And let me assure you, we will never attempt to impose a solution on Israel, nor will we ever weaken in our opposition to terrorism by the PLO or by anybody else. As I said when I addressed you in 1980, terrorists are not guerillas or commandos or freedom fighters or anything else. They're terrorists, and should be identified as such. We will go on working with all our hearts to help the people of the Middle East achieve a just and lasting settlement -- a settlement that agrees, in the words of my statement of September 1982, that Israel ``has a right to exist in peace behind secure and defensible borders, and it has a right to expect its neighbors to recognize this.''
When I spoke to you 4 years ago, peace was eluding the Middle East. It still does. But now we and the State of Israel have far greater cause for hope.
Today the United States is rebuilding its defenses, and that is restoring confidence in our leadership and making the parties more willing to take risks for peace. Today the United States has re-energized its vast and productive economy, and that will help to make Israel more prosperous. And today the United States has stopped wringing its hands apologetically and once again begun to play its rightful role in the world with faith, confidence, and courage. And that means Israel can depend on us.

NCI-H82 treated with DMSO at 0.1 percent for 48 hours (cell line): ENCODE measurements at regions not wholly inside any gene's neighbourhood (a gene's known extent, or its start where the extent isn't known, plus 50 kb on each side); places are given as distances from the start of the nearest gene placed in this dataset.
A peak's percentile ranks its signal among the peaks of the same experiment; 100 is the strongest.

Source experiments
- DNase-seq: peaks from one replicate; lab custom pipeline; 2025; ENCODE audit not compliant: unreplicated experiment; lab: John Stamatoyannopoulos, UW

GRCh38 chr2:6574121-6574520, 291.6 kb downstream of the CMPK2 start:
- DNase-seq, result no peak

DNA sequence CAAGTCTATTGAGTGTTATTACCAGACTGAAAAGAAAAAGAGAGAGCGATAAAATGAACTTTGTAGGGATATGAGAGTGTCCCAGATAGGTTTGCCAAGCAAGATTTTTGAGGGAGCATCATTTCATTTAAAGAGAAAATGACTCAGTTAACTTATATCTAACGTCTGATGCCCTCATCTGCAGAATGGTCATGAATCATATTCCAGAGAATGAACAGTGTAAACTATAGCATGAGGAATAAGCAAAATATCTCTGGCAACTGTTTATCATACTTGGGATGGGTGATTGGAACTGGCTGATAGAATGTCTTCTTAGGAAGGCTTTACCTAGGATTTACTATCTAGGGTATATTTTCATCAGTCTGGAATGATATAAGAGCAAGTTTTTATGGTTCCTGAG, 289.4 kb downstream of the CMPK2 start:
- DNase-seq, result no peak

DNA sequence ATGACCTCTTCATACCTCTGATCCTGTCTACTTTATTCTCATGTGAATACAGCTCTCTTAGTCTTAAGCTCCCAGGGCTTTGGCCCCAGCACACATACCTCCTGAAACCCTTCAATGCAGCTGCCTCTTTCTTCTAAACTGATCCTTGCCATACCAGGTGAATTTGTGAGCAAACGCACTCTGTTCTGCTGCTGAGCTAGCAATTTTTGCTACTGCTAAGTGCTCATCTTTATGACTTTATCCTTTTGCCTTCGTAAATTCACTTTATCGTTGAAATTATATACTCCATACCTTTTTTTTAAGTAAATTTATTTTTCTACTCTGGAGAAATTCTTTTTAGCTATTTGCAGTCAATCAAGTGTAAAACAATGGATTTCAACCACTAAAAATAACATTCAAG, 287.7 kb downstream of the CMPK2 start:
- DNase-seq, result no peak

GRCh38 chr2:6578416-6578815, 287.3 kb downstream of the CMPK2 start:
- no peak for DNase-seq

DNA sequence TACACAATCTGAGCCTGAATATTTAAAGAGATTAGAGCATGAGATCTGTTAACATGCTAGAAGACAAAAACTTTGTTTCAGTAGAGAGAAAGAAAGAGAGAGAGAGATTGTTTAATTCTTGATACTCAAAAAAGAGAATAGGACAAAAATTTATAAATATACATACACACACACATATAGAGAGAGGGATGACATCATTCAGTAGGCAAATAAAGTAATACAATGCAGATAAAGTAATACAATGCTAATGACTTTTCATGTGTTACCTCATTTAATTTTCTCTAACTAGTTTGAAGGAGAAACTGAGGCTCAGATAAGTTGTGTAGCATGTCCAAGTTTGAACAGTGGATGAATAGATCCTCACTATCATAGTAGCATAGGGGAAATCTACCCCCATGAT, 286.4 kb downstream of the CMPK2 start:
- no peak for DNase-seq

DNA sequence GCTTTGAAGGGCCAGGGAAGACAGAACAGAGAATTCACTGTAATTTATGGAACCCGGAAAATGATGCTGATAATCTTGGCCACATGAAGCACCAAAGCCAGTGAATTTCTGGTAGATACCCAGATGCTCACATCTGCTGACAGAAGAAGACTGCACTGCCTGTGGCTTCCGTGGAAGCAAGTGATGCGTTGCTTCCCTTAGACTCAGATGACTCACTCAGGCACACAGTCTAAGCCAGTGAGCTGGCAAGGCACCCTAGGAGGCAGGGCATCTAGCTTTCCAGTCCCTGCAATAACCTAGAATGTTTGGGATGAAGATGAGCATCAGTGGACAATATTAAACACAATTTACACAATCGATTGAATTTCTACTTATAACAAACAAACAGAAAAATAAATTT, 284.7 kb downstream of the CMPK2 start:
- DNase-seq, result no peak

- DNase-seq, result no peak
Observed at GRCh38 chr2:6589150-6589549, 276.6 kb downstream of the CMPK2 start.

We who are friends of Israel may differ over tactics, but our goal remains always unchanged -- permanent security for the people of that brave State. In this great enterprise, the United States and Israel stand forever united. And as we approach the Jewish holiday of Rosh Hashanah, let us pray that the new year will be a Shanah Tovah Umetukah -- a good and sweet year for both America and Israel.
For make no mistake: In a world where so many are hostile to freedom, where millions live in poverty and oppression, those few nations who share the light of liberty must stand together. If we do not, we take the awful chance that the darkness will overwhelm us one by one. But standing together, we can pierce the darkness and shed our light over all the Earth.
Thank you. God bless you all.
Source: Public Papers of the Presidents, Ronald Reagan, 1984